The **Arithmetic Mean - Geometric Mean Inequality** states that for any \( n\) non-negative real values \( x_1, x_2, \ldots x_n \), the arithmetic mean of these numbers is greater than or equal to their geometric mean, with equality holding if and only if all the values are equal, i.e.,

\[ \displaystyle \frac { \displaystyle \sum_{i=1}^n x_i} {n} \geq \sqrt[n] { \prod_{i=1}^n x_i } .\]

The proof of this statement for two variables is presented in the post Completing the Square. The proof of the general case is given here.

## Here are some consequences of AM-GM:

If \( a\) is a positive real number, then \( a + \frac {1}{a} \geq 2\).

If \( x\) and \( y\) are positive real numbers, then \( \frac{x}{y} + \frac{y}{x} \geq 2\).

If \( a\) is a real number (not necessarily positive), then \( a^2 + 1 \geq 2 \cdot \vert a \vert \geq 2 \cdot a\).

## 1. Show that \( 2a^3 + b^3 \geq 3a^2 b\) for \(a, b >0\).

Solution: We apply the 3-variable version of AM-GM with \( x_1= a^3, x_2 = a^3\) and \( x_3 = b^3\) to obtain

\[ \frac { a^3 + a^3 + b^3 } {3} \geq \sqrt[3]{a^3\cdot a^3 \cdot b^3} = a^2 b.\]

Then we multiply both sides by 3 to obtain \( a^3 + a^3 + b^3 \geq 3a^2 b\).

## 2. Find all real solutions to \( 2^x + x^2 = 2 - \frac {1}{2^x}\).

Solution: We have \( 2 \leq 2^x + \frac {1}{2^x} = 2 - x^2\), so \( 0 \geq x^2\). This implies \( x=0\) is the only possible value. Since \( 2^0 + 0^2 = 1\) and \( 2 - \frac {1}{2^0} = 1\), we have verified \( x=0\) is the only solution.

## 3. Find all positive real solutions to

\[ \begin{aligned} 4x + \frac {18}{y} & = 14 \\ 2y + \frac {9}{z} & = 15 \\ 9z + \frac {16}{x} & = 17\\ \end{aligned} \]

Solution: By AM-GM, we have \( 4x + \frac {16}{x} \geq 16, 2y + \frac {18}{y} \geq 12, 9z + \frac {9}{z} \geq 18\). Summing these three inequalities, we obtain

\[ 4x + \frac {16}{x} + 2y + \frac {18}{y} + 9z + \frac {9}{z} \geq 16 + 12 + 18 = 46 .\]

Furthermore, summing the three given equations, we obtain

\[ 4x + \frac {16}{x} + 2y + \frac {18}{y} + 9z + \frac {9}{z} = 46.\]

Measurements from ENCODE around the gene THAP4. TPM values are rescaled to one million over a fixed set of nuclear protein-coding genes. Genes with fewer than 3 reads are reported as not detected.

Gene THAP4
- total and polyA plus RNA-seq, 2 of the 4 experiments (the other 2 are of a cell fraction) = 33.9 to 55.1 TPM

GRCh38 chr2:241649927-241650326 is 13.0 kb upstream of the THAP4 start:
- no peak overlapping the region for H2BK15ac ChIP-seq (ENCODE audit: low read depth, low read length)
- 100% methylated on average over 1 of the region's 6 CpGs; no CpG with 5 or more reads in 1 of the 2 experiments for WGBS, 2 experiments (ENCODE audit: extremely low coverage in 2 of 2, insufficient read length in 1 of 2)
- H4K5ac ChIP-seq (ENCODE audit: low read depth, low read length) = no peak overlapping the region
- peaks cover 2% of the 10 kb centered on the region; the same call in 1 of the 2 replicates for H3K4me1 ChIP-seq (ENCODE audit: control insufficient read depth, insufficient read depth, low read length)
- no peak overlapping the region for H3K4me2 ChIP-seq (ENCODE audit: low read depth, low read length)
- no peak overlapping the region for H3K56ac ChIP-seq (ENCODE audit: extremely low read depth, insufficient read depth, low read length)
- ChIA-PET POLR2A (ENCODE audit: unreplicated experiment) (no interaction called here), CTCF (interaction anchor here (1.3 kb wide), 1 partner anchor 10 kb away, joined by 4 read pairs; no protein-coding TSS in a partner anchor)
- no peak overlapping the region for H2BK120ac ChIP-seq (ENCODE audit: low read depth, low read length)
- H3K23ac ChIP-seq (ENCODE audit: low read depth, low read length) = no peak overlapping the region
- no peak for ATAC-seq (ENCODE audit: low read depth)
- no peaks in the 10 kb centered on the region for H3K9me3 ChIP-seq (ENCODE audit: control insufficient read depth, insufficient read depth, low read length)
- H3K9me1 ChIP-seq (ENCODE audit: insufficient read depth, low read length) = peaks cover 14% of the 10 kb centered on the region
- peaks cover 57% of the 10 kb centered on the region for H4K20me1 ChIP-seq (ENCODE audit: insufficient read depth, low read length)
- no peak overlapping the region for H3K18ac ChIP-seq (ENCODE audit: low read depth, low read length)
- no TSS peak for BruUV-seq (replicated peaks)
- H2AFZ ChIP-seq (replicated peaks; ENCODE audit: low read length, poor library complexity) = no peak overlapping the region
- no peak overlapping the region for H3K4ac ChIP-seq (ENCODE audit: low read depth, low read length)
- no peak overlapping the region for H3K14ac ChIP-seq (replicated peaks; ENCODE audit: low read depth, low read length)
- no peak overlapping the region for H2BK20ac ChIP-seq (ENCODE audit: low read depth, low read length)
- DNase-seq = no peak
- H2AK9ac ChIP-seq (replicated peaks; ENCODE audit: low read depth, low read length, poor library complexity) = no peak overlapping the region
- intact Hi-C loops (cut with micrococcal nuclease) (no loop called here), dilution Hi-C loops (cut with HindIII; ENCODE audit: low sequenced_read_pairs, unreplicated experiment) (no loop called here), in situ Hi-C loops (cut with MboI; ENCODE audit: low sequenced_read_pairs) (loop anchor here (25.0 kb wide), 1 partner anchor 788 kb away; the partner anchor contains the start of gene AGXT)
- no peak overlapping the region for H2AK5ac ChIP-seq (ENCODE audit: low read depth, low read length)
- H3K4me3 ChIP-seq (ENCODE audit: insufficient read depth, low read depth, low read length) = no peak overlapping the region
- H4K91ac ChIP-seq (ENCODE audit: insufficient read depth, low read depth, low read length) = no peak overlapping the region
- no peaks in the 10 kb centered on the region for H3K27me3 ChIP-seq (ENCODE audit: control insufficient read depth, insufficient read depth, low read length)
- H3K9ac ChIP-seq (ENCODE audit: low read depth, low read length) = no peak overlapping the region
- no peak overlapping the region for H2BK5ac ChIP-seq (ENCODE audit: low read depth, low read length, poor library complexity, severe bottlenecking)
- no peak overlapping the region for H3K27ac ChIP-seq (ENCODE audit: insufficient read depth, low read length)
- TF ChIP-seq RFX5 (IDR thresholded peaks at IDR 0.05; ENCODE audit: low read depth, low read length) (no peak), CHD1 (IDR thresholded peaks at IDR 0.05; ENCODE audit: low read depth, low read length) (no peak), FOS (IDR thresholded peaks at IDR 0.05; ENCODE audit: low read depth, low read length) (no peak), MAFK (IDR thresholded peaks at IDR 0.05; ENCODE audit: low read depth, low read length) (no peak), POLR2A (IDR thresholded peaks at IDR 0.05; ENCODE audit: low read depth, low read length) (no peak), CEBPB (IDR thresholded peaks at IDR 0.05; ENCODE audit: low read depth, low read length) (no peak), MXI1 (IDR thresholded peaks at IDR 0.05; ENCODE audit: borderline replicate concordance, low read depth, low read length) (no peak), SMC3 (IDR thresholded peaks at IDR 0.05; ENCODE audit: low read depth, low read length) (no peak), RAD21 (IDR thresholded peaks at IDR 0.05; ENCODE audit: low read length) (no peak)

Hence, equality must hold throughout, implying \( x=2, y=3\) and \( z=1\). By substituting these values into the original equations, we see that \( (x, y, z) = (2, 3, 1)\) is indeed a solution.

## 4. [2-variable Cauchy Schwarz Inequality] Show

\[ (a^2 + b^2)(c^2 + d^2) \geq (ac+bd)^2 .\]

Solution 1: Expanding both sides, we can cancel terms \( a^2c^2\) and \( b^2d^2\), so we need to show that \( a^2 d^2 + b^2c^2 \geq 2acbd\). This follows from the 2-variable AM-GM by setting \( x_1 = a^2 d^2\) and \( x_2 = b^2 c^2\), to obtain

\[ a^2d^2 + b^2c^2 \geq 2 \lvert abcd \rvert \geq 2 abcd.\]

Solution 2: From Completing the Square's Fermat's Two Square Theorem, we have

\[ (a^2+b^2)(c^2+d^2) = (ac+bd)^2 + (ad-bc)^2 .\]

Since squares are non-negative, the right hand side is greater than or equal to \( (ac+bd)^2\).

## 5. Show that if \( a, b\), and \( c\) are positive real numbers, then

\[ a^4 + b^4 + c^4 \geq abc(a+b+c). \]

Solution: A direct application of AM-GM doesn’t seem to work. Let's consider how we can get terms on the right hand side through AM-GM. To get \( a^2bc\), we will need 'more' of \( a\) than of \( b\) or \( c\) (as in Worked Example 1). This gives a hint to try

\[ a^4 + a^4 + b^4 + c^4 \geq 4 a^2 b c.\]

Similarily, we have

\[ a^4 +b^4 +b^4 +c^4 \geq 4ab^2 c\]

and

\[ a^4 + b^4 + c^4 + c^4 \geq 4abc^2.\]

Adding these 3 inequalities and dividing by 4 yields

\[ a^4 + b^4 + c^4 \geq a^2bc + ab^2c + abc^2 = abc(a+b+c).\]

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## Comments

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TopNewestvery interesting note, it helped me a lot. Thanks!

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Thanks, Calvin.

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Yong Boon, you quite obviously didn't do this

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